Carlyn Zwarenstein, in Opium Eater: The New Confessions, fuses memoir, reflective inquiry, cultural journalism, and literary investigation to look at opiates and what they have done for her. She is a writer and mother living with ankylosing spondylitis, a form of inflammatory arthritis. Her book sprawls and touches on personal experience as well as the history, chemistry, and culture of opiates. She focuses on their ability to alleviate mental stress. Zwarenstein describes how pain and difficulty become bearable once the subject knows that a few hours hence, relief will come. In touching and personal terms, she affirms that the purpose of literary life must be more than simply to endure.
Various figures pop up in Zwarenstein's book. The grandest and most recurring is the British Romantic Thomas De Quincey. That great peripatetic and laudanum enthusiast, lounging a couple of rungs below Wordsworth & Coleridge, apparently owned a bath tub in which he dumped various manuscripts in the process of completion. The story goes that De Quincey would dip his hand in, pull out some treatise or manuscript, and attempt working on it. I did not understand De Quincey's penchant for laudanum when I read his book in undergrad, but I couldn't help liking him. Having suffered injuries later in life (and once heavily opiated for a couple of months), I now see what he saw in the anaesthetic ambrosia. Booze is fine - I can take it or leave it. Liquor is dandy but I sometimes prefer candy! The few times I've tried weed, Maryjane has done nothing for me. But opiates - there is a kismet in my body chemistry that simply responds. I no longer take them - it is too easy to become dependent and addicted - but I know the allure. It is a surprise more writers have not written about them.
Koom: Your timely 'non-vella', Opium Eater: The New Confessions, is a personal memoir about your use of the opiate Tramadol and its ability not only to relieve pain but also to give you spaces of increased calm, clarity, and flow. I found it fascinating because there have been times when I've been prescribed painkillers and they've had a similar effect on my mood, although I've never been able to write creatively while on them. Your writing embodies a fascination with opiates and their use. What reactions or feedback have you gotten to the book?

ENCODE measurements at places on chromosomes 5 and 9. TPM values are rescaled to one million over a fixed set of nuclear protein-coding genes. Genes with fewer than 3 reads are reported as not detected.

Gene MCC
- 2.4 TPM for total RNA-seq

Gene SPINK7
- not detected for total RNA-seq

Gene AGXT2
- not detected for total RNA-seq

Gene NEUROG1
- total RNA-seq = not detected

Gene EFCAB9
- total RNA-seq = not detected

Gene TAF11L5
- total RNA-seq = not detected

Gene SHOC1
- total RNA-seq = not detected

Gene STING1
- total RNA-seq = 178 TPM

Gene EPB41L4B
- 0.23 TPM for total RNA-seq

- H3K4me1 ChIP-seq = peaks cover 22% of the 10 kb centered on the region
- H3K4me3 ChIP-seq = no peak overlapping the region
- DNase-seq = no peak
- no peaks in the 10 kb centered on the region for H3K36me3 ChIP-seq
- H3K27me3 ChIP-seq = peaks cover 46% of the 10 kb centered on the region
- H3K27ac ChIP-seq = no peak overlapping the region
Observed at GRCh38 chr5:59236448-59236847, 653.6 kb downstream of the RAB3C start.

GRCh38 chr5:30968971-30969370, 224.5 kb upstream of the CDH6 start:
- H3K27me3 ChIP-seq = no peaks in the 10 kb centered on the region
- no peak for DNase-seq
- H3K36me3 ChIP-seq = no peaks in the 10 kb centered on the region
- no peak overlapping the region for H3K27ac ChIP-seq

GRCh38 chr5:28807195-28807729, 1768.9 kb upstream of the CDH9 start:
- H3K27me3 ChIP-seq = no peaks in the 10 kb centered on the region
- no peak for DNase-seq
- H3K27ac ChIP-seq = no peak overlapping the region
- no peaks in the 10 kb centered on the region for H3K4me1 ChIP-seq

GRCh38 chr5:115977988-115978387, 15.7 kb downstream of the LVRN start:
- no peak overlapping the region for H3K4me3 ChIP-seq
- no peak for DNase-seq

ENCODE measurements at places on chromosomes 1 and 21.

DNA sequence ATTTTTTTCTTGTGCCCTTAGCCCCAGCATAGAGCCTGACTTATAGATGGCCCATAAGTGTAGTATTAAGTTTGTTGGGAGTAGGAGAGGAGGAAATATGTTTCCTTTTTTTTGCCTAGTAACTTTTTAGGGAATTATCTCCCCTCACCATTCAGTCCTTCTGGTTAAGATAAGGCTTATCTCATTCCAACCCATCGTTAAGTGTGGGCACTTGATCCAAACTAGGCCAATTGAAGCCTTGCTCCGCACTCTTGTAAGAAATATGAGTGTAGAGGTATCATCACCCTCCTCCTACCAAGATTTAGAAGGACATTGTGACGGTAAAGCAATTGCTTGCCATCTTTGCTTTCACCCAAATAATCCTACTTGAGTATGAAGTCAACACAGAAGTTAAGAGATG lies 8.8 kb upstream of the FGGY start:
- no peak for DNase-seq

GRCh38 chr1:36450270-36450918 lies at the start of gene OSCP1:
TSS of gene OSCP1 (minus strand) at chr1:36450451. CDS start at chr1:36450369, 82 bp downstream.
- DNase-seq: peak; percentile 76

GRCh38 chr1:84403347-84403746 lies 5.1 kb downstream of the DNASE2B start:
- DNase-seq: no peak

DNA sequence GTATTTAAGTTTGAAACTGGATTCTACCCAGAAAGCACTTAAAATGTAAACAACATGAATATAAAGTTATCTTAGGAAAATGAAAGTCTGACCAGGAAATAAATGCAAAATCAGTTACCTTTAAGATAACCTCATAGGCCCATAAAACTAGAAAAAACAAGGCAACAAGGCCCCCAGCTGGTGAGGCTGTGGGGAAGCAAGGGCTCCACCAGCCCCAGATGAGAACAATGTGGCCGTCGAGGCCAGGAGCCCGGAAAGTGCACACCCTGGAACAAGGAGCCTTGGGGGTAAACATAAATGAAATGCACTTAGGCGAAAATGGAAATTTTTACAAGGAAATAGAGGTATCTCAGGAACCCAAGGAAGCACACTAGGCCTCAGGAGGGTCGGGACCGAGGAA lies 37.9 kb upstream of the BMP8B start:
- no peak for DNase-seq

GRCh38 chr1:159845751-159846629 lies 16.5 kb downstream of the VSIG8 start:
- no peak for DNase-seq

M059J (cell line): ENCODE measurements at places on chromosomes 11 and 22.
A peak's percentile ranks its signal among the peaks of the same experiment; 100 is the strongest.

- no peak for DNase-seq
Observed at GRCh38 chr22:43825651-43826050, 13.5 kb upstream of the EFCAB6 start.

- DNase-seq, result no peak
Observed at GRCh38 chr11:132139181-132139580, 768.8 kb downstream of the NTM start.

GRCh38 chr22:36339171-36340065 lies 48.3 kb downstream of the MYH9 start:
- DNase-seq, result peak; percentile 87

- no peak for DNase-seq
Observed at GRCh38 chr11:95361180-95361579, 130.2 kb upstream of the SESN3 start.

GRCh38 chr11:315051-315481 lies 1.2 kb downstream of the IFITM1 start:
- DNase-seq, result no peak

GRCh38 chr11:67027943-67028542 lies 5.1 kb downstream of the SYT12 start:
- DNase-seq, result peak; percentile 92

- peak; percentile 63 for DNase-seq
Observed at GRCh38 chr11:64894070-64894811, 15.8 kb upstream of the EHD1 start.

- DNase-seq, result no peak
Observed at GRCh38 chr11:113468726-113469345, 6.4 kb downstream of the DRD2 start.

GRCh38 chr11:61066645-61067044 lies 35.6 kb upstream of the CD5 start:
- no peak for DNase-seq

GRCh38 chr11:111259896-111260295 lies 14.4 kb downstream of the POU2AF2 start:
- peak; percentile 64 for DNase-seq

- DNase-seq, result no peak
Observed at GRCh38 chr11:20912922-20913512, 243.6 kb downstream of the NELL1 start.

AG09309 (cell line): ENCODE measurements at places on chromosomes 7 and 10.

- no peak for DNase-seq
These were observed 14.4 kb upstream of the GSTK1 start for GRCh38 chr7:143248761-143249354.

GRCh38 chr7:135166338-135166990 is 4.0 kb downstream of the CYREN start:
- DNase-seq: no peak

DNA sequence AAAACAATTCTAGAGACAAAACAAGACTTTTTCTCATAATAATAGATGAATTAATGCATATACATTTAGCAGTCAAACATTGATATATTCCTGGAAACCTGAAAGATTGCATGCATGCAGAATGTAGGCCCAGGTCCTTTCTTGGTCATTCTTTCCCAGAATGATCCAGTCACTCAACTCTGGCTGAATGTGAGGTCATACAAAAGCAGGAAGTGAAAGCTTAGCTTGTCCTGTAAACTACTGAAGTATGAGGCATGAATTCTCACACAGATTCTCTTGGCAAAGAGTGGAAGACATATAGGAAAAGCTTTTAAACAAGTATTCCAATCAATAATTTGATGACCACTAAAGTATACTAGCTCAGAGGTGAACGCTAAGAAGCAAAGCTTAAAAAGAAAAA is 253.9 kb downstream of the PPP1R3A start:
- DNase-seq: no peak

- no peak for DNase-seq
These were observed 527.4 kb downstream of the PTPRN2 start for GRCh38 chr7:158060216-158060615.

Carlyn: I was really anxious with each person I showed the book but most reactions have been empathetic about the pain and curious about the drugs. When excerpts of the book, which of course lack context, were published on The Tyee and vice.com, I got a range of different reactions. Although some pain patients share my experience, others were very upset at the way I've romanticized it in a way that is very much not their experience, and which might result in further stigma to people who depend on these medicines to work, raise children, manage their condition through exercise, and contribute to society. Of course, the section for Vice in particular was chosen for its more sensational content, which I believe is put in context by the rest of the book, in which I go into the reasons why someone might be driven to seek meaning in their experience of pain and of treatment.
I was also called a junkie, self-deluding, exaggerating, and an addict. One reader wished me the best of luck with what's left of my life, which I know really was meant well. The range of responses I think reflects both which particular bit of the book they read (I think it's best for people to get the whole thing, as I've tried to present an accurately complex and individual picture), and the misinformation that exists around the distinctions between dependency, addiction, and related issues.
Koom: I think you did a very good job of covering various facets of your topic in the book. I can attest for sure that your feelings were not just a romantic affectation. I was amazed the first time I took painkillers - not only did they address the physical pain I was coping with, they very literally put me in a philosophical, calm state of equanimity that was unlike anything I'd ever experienced. One thing that really struck me about your book was your ability to zero in on different kinds of pain we struggle with as writers. I feel that this is rarely grappled with in discussion about the writing process. Can I get you to speak towards the issue of pain as an obstacle, all kinds of pain, in life and in writing?